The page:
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What I Just Read: Fat Girl on a Plane

Posted: January 14, 2019

By: Megan M., High School Blogger

In Fat Girl on a Plane by Kelly Devos, Cookie Vonn is very passionate about fashion and has dreamed of working in the industry since she was a little girl. Now she is a senior in high school, wondering why she can’t get into Parsons School of Design. Cookie is considered “plus-size,” which makes it hard for her to become a designer, because many people think thin is more attractive. This novel follows Cookie on her journey to persuade clothing lines to make larger sizes and accommodate all women.

There are a handful of reasons why designers prefer skinny models. Skinny models provide a “blank canvas” for designs to be better seen and imagined by people. There are fewer last-minute alterations when the clothes are smaller, and this can cut down on catwalk stress. Another huge reason is because consumers and fashion editors prefer looking at thin models as opposed to plus-size models. (See Model scout admits designers seek ‘straight up-and-down’ figures, Feb. 19, 2016).

Cookie definitely feels pressure to be skinny and follow in her mom’s footsteps as a successful model. I admire her for her strong personality and her ability to stand up for herself while people give her trouble for her size. She believes that “There is more to life than how we look on the outside. Happy endings can’t be reserved for the thin” (p. 53).

But many thin girls get negative comments as well. After Cookie loses weight, people still make remarks about her appearance. An example of this happens when a limo driver repeatedly mentions that Cookie can have any kind of food she wants, and he even tells her, “You pretty girls never eat” (p. 60).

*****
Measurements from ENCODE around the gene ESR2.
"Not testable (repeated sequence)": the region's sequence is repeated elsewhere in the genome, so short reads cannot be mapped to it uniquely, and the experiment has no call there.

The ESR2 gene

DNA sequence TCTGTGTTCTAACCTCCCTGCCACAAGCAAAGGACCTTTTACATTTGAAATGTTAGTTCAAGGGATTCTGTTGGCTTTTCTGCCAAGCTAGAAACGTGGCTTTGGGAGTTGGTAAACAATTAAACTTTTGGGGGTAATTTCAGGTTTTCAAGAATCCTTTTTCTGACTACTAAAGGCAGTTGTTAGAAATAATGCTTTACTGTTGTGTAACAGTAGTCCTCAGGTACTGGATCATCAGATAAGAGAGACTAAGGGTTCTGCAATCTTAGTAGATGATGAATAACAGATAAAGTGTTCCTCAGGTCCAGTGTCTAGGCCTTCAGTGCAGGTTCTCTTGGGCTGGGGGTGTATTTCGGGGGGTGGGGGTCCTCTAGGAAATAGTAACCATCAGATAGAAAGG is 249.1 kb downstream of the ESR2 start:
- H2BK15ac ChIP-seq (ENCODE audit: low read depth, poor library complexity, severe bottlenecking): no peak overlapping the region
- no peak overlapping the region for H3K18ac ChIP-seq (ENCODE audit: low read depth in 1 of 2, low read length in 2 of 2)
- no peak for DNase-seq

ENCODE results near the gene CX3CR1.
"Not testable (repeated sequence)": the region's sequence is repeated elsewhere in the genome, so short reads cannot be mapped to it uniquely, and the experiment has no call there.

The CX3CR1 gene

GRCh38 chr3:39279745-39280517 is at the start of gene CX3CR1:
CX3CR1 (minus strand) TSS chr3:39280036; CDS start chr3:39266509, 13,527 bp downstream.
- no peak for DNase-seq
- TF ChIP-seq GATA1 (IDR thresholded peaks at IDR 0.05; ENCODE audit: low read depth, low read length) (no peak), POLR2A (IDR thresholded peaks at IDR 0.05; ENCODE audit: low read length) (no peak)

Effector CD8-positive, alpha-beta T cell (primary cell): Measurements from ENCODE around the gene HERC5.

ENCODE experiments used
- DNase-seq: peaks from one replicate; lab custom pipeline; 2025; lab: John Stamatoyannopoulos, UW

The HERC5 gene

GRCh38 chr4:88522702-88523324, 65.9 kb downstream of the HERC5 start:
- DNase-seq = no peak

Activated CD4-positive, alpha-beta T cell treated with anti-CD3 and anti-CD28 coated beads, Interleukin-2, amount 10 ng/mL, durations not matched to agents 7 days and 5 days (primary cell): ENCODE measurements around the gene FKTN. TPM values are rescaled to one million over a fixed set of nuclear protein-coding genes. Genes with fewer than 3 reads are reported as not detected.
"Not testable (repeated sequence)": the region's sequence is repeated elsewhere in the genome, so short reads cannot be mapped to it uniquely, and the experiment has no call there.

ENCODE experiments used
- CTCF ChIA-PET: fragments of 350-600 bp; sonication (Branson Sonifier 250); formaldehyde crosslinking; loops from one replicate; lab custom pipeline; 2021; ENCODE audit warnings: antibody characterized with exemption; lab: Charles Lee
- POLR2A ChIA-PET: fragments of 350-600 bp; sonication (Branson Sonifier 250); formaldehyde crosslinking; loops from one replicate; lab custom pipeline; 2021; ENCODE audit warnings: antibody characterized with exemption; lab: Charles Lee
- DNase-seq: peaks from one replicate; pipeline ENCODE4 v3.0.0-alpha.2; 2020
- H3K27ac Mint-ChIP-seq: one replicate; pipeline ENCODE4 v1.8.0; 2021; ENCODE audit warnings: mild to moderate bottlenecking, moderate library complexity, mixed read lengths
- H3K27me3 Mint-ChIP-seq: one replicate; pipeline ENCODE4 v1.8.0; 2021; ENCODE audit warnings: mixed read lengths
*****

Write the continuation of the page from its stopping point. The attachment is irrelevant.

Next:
The story switches from past to present tenses every other chapter. The past tense is Cookie’s life while she is “fat,” while the present tense chapters follow Cookie after she becomes “skinny.” I found the switching back and forth a little confusing at times, trying to track both stories at once. In my opinion, I think it distracted me from the main point of the book. I wish the author would have put the past tense “fat” story first and then halfway through the book switched to the “skinny” story. In a way, it would sort of be like reading two books in one. I think it might have been easier to see how differently Cookie was treated at those times in her life. You can definitely tell that she is treated better and respected more when she is skinny.

Cookie has big dreams and a true love for fashion. She doesn’t let her weight get in the way of her interests. She says that “Fashion isn’t about finding clothes, it’s about finding yourself” (p. 43). After Cookie becomes thin, she still wants to make plus-size clothing, having experienced first-hand what it is like to be too big to fit into designer clothing.

I think having a goal is a good way to motivate yourself and give you a clear idea about where you want to be in the future. However, if you take self-improvement too far you may never feel satisfied with your progress, which then makes it hard to accept who you are. I think the difference between having a goal for yourself and accepting who you are is based on things you can and can’t control. When you have a goal, you are working toward a result you want to see in the future. It may take lots of work, but it is achievable at some point down the line. Accepting who you are is about understanding your strengths and weaknesses and being comfortable in your own skin. You know that there are things you can change, but you accept the good and the bad. Then you can decide whether or not you are willing to put forth the effort to achieve a vision that you set for yourself.

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